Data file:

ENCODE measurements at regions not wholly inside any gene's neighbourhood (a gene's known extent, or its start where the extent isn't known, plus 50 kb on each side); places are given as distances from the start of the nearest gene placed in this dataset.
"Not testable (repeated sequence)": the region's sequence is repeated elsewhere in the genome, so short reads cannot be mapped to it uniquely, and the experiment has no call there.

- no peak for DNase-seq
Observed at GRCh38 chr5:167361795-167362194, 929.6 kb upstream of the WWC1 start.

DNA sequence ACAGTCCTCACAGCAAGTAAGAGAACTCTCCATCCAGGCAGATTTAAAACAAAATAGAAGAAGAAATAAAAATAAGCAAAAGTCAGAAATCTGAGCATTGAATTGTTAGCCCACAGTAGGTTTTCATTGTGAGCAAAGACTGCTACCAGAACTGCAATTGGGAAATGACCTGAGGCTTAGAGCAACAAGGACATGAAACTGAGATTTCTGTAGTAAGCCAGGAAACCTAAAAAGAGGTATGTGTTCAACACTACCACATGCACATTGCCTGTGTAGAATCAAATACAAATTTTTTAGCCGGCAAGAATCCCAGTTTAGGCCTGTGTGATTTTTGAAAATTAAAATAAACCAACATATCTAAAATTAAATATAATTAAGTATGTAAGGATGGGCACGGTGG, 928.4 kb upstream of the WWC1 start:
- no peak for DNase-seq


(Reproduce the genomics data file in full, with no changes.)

ENCODE measurements at regions not wholly inside any gene's neighbourhood (a gene's known extent, or its start where the extent isn't known, plus 50 kb on each side); places are given as distances from the start of the nearest gene placed in this dataset.
"Not testable (repeated sequence)": the region's sequence is repeated elsewhere in the genome, so short reads cannot be mapped to it uniquely, and the experiment has no call there.

- no peak for DNase-seq
Observed at GRCh38 chr5:167361795-167362194, 929.6 kb upstream of the WWC1 start.

DNA sequence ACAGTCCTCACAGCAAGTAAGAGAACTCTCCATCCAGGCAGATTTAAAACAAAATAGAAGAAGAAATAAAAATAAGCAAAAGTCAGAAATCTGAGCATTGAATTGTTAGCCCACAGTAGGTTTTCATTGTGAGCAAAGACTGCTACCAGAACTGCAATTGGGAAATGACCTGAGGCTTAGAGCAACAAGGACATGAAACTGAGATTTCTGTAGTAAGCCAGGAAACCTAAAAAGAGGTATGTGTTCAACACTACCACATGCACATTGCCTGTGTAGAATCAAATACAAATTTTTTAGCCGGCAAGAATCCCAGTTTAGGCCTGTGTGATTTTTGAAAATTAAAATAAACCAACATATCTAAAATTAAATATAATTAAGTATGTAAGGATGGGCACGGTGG, 928.4 kb upstream of the WWC1 start:
- no peak for DNase-seq